Mr. Adibi: It is actually pretty straightforward. An implementation is two things. One is what type of study is being conducted and the second is what are the systems that are involved? The first thing that our clients tell us is what commercial or proprietary tools they are using. . Often times we already have what we call “connectors” in our library for the commercial vendors and we also have template connectors that we use for any proprietary system. Therefore, from beginning to end, within typically a couple of weeks we are able to interconnect most of these systems. Then for the balance of the time, which is probably another couple of weeks, we sit with the data management, operations and clinical staff to optimize their workflow. We look at the study and how the data should be manipulated as it is moving from system A to system B, for example. We gather information on how to apply content processing rules using one of our components known as the “Adaptive Rules Engine” to effect the data transformation I talked about earlier. When we first started out our ramp up time was longer. However, over time as we built out a robust library of connectors and clinical rules, our deployment times have gone way down so our clients benefit from all the past projects that we have done.
CEOCFO: Do idioms or regional distinctions come into play? Are there regional differences in some of the medical terms? How do you transfer the interoperability idea in this situation?
Mr. Adibi: That is a very astute question! Often people do not think to ask that, because there is an assumption that English is the language of medicine. Anywhere in the world that you go, for the most part, the practicing investigators and physicians speak English fluently and the terms, obviously, are in Latin. There is all of that commonality. However, the thing that everyone leaves out is that their associates and the people under them that are actually doing a lot of the work with these systems, often times do not speak the same language. In the example of the units that I was talking about; units of measure; sometimes they do not use those units of measure. Sometimes dates are different in the way they are looked at and referenced. Therefore, a big part of that data transformation that I was telling you about are those mappings. We call that localization. There is a government sponsored research institution in one of the former Soviet Union Republics that is using our system. One of the things that they like about it is the fact that we were able to allow the systems to have a bilingual interface. They could view the same questions both in Russian as well as in English, so that if they had any doubts about their comprehension of the question in English they could read the Russian version and that way there was no doubt as to its meaning and intent. However, the data is collected in English. If they wanted to collect the data in a different language we also have that capability, but we do not actually get into translation. We just move and transform whatever data has been entered.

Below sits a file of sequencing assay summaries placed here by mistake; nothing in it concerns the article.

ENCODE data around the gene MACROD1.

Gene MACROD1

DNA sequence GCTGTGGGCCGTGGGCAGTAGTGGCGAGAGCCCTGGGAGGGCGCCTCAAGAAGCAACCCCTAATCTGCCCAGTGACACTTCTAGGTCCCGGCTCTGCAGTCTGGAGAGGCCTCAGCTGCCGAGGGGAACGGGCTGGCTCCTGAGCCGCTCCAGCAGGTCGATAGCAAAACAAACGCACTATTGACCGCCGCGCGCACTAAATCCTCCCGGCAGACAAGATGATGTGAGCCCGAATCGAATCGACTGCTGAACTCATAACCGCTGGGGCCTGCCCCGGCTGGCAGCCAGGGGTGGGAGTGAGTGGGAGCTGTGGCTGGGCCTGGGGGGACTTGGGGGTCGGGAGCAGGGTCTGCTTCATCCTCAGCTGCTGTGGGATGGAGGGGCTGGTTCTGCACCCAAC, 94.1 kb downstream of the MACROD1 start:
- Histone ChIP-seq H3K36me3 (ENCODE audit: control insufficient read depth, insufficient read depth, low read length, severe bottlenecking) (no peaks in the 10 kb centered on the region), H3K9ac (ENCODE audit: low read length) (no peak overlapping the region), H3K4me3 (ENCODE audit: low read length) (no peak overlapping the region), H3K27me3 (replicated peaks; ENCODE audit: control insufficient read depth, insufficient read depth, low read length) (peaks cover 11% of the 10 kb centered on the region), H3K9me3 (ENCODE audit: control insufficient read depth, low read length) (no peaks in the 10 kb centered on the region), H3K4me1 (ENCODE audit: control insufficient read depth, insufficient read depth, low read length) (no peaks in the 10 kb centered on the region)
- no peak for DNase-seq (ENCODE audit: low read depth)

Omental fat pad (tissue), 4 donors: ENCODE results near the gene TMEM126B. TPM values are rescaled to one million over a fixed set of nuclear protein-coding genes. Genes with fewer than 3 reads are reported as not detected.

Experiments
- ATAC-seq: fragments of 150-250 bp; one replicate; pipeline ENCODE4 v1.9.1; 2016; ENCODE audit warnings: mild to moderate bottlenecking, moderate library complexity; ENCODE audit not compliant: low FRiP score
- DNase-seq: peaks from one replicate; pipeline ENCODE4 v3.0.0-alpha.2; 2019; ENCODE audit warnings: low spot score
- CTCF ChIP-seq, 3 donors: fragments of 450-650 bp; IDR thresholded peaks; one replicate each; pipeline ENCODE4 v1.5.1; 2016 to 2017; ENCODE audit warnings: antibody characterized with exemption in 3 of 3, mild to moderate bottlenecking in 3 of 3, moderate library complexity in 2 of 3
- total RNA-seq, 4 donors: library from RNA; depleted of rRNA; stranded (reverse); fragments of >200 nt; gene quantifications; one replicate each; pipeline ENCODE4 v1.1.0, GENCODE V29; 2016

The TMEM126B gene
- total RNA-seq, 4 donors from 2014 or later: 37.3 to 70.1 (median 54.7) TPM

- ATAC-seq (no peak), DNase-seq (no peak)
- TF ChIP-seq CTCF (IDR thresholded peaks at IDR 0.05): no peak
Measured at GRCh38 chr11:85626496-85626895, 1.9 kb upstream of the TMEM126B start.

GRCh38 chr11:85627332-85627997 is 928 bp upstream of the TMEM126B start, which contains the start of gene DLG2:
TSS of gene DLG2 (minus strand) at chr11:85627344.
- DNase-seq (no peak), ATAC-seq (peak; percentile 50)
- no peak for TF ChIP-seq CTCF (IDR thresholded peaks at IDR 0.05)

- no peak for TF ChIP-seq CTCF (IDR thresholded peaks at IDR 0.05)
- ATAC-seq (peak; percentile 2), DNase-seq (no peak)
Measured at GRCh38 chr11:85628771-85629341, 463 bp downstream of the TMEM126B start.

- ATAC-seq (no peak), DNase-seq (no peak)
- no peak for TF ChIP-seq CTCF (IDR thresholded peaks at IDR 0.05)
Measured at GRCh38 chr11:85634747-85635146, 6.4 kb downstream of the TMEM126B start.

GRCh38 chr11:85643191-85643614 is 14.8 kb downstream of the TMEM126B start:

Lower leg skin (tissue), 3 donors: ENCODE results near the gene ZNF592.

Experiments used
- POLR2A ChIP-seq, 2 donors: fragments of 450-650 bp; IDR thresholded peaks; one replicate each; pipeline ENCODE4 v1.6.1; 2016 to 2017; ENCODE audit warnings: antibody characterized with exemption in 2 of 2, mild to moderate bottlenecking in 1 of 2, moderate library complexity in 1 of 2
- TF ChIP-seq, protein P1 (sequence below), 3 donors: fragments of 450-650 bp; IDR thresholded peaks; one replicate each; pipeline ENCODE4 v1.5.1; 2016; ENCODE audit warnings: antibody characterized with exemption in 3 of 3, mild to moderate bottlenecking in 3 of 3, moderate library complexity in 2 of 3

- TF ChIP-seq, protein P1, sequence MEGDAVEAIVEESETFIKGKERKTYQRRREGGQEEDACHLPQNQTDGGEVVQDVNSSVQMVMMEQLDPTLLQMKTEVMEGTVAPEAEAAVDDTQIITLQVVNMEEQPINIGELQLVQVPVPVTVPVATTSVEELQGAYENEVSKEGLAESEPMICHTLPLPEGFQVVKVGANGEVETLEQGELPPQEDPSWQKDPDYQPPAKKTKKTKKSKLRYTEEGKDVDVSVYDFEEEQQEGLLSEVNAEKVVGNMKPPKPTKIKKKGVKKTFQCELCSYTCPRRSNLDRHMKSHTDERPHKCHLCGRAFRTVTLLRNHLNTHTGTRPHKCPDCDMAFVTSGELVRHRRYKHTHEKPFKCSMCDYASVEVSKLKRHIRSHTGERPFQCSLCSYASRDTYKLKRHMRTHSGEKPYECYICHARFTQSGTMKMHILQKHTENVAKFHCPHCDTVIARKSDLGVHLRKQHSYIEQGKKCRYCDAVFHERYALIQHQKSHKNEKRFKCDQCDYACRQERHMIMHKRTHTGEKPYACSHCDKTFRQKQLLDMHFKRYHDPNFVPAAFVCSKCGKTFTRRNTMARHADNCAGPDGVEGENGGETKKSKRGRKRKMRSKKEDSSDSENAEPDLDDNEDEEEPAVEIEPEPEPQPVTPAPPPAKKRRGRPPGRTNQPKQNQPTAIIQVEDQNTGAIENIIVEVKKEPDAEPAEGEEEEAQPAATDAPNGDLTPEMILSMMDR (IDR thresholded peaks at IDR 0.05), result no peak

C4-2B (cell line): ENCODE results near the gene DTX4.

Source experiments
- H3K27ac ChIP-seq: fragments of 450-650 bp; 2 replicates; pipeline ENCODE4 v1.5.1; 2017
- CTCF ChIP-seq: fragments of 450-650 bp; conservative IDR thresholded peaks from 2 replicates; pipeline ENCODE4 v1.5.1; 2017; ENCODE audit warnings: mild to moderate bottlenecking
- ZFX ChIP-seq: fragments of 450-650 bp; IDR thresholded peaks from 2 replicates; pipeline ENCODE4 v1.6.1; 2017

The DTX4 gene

CEOCFO: Why is Adaptive Clinical Systems such an important company and concept?
Mr. Adibi: First of all, for anyone in the clinical trial space, they are under tremendous pressure to expedite their study. Things that slow down a typical clinical trial are data errors, time involved in moving data from one system to the next and then the sheer number of people that have their hands in the data collection and data manipulation. We address just about all of those in the sense that we effectively deliver electronic sourcing or eSourcing of data. That means that the data that emanates from a medical device comes directly into the data base, so there is no longer a, “lets print out the output from the machine and then type it into the system.” As you can well imagine, those three steps require someone to work with these three systems and then someone to sit there and type the data. You run the risk of introducing errors. You run the risk of having inconsistencies. These are challenges that surface during the course of an audit. Therefore, by eliminating these weaknesses or these hand offs we have managed to speed up a number of clinical studies for our clients. In one case we quantified how much less time they were spending doing their daily jobs and it came up to about twenty five percent. You know, when one is under pressure to manage volumes of data and push a study through for a critical clinical drug, twenty five percent makes a huge difference. We have done cost savings of systems, something to the tune of seventy percent. We have some results on our website that we would be happy to share. There you can find the detailed case study that I cited earlier.